Tobacco Dock, a golden bike and taking it slow

It's been a while since I told you about the madeleines we made at A Taste of London, but as it was a festive food festival I thought I'd better share some more of what we got up to, before we're all done with the festiveness. Besides the cookery class there was lots to do, it was my first time at Tobacco Dock, so I couldn't help myself but look at the building, or its structure.

admiring the structure of tobacco dock in london

I hadn't realised that it's a Grade I listed warehouse, or built around 1811. But by its name I guessed that its purpose was linked to imported tobacco, and it primarily served as a store for this. It's comprised of brick buildings, and lots of ironwork, but the roof is pretty special too.

Tobacco dock in London is a large grade i listed warehouse

And of course, with it being a food festival, at the bottom of this ironwork dome was a barbecue.

An ironwork dome at Tobacco Dock in London
Where else would you put a barbecue in London's Tobacco Dock, under the ironwork dome of course

As we wandered around there was so much to see, and lots of food and drink to try. We may have done several rounds of our favourite stalls. This bag, made me smile...



I mean, what an awful mistake to make!

And then before I knew it, I was snapping this golden bike almost as I was past it.  The golden tyre's are pretty special.

And who wouldn't want a golden bike?

We found the most beautifully decorated cakes. And not only that they came in the most gorgeous tin. They looked so bright, colourful and gorgeous that it would *almost* be a shame to cut them, almost!  But they'd certainly make a great centrepiece to any occasion.

Jewelled and highly decorated cakes by Sari Cakes

We ate at Bubbledogs and Cafe Spice Namaste, and while the food was tasty the portion sizes were small. We shared three plates but we could have easily eaten three plates each. I think that's partly why we headed over to the Big Easy at Canary Wharf for an early dinner as we left here. I think if you want good food then A Taste of London is a good place to get that, and to get a wide variety too, but it's not somewhere to go for a feast, as each small plate cost £5/£6 a piece, unless you're feeling rather flush.

a table top of champagne corks

The exception that we found was the small shop  - or bar - serving Yeni Raki. We were enticed in by the promise of somewhere to sit, as walking around tasting and eating and drinking had been pretty tiring work. Once inside we discovered that Yeni Raki was an aniseed flavoured drink. With memories of Pernod flooding back, we weren't too sure, but then again there were huge bean bags and places to sit. 

We had a glass of Yeni Raki and a plate of meze each and were pleasantly surprised, not only by the amount of food served up but by the price too. We both felt that this was more reasonable than the small plates we'd tried up until now.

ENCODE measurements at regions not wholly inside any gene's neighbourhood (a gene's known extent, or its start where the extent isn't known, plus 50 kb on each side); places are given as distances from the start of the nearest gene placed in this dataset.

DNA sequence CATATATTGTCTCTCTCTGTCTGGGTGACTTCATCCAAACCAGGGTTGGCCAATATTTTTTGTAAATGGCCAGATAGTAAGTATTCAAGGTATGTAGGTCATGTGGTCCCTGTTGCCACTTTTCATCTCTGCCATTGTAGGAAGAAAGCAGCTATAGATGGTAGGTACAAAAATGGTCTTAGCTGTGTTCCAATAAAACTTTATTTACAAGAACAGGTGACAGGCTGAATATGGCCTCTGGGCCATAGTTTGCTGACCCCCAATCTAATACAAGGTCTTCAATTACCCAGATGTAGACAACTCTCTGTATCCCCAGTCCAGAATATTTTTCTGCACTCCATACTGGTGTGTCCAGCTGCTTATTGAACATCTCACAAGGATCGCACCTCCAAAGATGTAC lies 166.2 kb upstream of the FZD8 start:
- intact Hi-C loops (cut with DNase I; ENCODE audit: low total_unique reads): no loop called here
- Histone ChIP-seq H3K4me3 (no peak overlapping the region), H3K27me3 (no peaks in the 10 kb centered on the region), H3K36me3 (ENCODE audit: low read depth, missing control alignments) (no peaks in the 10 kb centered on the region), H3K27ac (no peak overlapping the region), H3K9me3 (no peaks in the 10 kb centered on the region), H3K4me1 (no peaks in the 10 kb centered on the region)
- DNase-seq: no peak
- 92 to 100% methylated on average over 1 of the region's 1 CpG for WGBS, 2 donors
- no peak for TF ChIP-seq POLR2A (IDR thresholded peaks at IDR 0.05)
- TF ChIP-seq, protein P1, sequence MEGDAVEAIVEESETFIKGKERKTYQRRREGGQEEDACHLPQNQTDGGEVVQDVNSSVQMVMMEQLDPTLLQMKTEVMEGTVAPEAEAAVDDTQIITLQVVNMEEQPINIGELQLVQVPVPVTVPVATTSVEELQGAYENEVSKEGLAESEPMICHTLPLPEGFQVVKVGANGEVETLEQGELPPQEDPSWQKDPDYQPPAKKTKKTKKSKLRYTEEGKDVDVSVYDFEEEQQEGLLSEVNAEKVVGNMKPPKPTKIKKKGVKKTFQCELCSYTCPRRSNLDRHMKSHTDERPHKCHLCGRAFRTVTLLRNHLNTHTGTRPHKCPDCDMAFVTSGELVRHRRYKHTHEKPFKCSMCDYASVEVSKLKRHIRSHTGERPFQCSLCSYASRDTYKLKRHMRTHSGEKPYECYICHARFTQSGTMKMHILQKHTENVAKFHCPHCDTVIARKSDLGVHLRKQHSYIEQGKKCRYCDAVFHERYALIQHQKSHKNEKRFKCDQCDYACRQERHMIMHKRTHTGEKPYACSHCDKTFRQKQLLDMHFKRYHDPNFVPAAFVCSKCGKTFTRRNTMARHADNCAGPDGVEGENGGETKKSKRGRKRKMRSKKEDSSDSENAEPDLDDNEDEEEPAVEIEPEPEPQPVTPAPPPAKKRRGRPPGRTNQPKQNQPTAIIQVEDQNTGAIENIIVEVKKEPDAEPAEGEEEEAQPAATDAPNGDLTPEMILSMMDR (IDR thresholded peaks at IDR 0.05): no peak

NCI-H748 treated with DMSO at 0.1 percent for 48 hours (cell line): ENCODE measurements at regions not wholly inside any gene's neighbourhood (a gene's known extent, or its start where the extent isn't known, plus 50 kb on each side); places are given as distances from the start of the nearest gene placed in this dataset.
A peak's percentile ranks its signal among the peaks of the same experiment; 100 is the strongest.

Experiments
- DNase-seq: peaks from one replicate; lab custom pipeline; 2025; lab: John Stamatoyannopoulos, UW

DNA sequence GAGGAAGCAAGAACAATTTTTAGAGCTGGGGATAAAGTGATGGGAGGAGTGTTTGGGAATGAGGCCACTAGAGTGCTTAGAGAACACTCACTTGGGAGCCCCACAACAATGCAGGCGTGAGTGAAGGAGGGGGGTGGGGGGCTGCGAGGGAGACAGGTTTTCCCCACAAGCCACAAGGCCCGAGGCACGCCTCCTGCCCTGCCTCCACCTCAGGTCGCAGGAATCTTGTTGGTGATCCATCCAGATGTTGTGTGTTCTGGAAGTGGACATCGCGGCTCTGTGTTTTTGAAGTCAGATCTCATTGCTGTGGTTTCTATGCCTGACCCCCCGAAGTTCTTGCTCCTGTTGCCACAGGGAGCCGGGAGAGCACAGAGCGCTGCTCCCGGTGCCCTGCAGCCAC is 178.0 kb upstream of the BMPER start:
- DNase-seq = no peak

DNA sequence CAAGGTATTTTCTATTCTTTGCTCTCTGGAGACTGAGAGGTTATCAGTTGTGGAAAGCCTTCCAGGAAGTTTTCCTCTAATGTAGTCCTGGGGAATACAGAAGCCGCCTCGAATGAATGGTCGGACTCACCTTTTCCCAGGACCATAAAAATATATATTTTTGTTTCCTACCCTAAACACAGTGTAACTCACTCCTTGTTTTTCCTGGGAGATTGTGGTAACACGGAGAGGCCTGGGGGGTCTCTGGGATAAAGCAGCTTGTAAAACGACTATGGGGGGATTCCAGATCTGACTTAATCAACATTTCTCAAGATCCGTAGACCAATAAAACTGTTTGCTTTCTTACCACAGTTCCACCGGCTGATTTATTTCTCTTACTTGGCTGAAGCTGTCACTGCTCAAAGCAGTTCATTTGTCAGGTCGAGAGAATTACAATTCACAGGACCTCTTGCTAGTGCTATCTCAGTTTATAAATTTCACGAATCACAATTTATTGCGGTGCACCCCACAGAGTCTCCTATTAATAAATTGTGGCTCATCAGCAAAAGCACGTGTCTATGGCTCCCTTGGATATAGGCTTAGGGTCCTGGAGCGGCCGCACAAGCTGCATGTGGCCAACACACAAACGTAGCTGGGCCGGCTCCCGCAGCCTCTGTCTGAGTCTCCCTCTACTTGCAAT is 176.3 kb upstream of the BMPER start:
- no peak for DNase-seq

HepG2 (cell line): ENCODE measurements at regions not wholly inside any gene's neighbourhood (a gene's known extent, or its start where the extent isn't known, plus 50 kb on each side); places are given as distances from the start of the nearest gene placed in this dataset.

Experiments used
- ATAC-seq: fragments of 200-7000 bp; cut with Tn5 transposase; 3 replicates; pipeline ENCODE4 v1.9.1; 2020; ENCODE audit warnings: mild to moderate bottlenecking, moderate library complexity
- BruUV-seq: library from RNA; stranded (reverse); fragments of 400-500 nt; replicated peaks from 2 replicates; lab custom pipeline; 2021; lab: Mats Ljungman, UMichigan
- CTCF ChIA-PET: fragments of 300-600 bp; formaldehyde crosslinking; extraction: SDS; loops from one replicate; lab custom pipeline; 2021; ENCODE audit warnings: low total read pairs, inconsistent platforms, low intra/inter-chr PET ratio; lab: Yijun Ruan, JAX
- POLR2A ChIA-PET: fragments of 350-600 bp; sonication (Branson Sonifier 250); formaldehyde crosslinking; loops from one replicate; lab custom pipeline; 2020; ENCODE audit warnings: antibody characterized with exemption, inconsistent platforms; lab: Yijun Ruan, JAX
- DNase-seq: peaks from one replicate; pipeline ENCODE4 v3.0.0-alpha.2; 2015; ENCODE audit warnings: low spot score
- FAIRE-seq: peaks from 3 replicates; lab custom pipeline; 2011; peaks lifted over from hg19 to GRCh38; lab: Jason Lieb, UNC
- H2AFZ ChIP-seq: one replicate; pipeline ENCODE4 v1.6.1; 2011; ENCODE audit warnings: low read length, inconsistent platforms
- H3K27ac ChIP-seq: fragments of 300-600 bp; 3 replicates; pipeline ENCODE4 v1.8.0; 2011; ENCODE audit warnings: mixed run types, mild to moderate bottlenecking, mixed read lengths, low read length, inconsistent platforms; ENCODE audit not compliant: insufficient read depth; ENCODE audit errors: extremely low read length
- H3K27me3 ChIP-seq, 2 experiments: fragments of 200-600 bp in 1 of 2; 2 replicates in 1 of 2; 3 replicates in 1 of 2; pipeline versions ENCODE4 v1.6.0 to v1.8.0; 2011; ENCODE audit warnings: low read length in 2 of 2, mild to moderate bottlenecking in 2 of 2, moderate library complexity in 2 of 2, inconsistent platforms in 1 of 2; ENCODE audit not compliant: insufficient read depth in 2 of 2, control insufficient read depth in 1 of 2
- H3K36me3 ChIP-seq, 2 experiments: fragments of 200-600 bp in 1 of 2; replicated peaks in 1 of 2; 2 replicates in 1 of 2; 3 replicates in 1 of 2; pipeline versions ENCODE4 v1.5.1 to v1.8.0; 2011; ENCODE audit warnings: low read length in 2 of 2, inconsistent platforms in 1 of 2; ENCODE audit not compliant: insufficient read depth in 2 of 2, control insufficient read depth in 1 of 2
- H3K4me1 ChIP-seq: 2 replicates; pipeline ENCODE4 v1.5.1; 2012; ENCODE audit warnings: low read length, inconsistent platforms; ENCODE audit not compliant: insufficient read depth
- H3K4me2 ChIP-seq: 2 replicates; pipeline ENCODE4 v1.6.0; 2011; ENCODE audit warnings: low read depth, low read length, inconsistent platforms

Unrushing our life with Yeni Raki an aniseed flavoured drink
The four steps Yeni Raki advise for unrushing your life
Unrush your world with Yeni Raki

And plonking ourselves down on the bean bags brought lots of photo opportunities too. And giving that their tagline was "unrush your world" we certainly weren't in any hurry to leave. But then again the longer we were on those bean bags, the harder it was to actually get up.

Summoning the will to leave we wandered around some more, bought some Cornish Gouda, yes I didn't know that was a thing either but it is, and very nice it is too. We spent some time choosing just the right maturity, and as always happens, I kept forgetting what the previous cheese had tasted like so had to try it all over again...

With the cheese bought and managing to i) avoid eating all the samples and ii) being thrown out of the cheese area, we headed over to check out the Ginvent calendars. Clearly the calendars weren't giving too much away, but I'd be happy opening each window to find a bottle of gin. Who wouldn't?

A look at the ginvent calendars

Next up we headed over to the craft beer trail, which wasn't too much of a trail more of a shuffle along with fellow ale drinkers around the L-shaped room. After the first route through we nipped back to the first stall, who'd appeared the most friendly and whose beers appealed most too. And who knew that Billericay had it's own brewery?  And if you're ever that way, I recommend the Billericay Dickie - partly for the name, but mostly for the taste!

Tasting some of the brews from the Billericay Brewery

There was quite a party atmosphere building, and I'm sure that it's a great place to go with a group of friends. I liked the cookery class and I liked the space, I liked discovering and trying some new food and drink, but I thought the small plates were expensive for what they were and while we had a great day, it's probably not somewhere I'd rush back to. I think the fact we went out for dinner on the way home speaks volumes, and even though we did end up with a doggy bag, that was due to the humongous portions at the restaurant!

But those aniseed drink people, I think they're onto something... 


* With thanks to AEG who gifted me entry into the show, as usual all views and opinions are my own.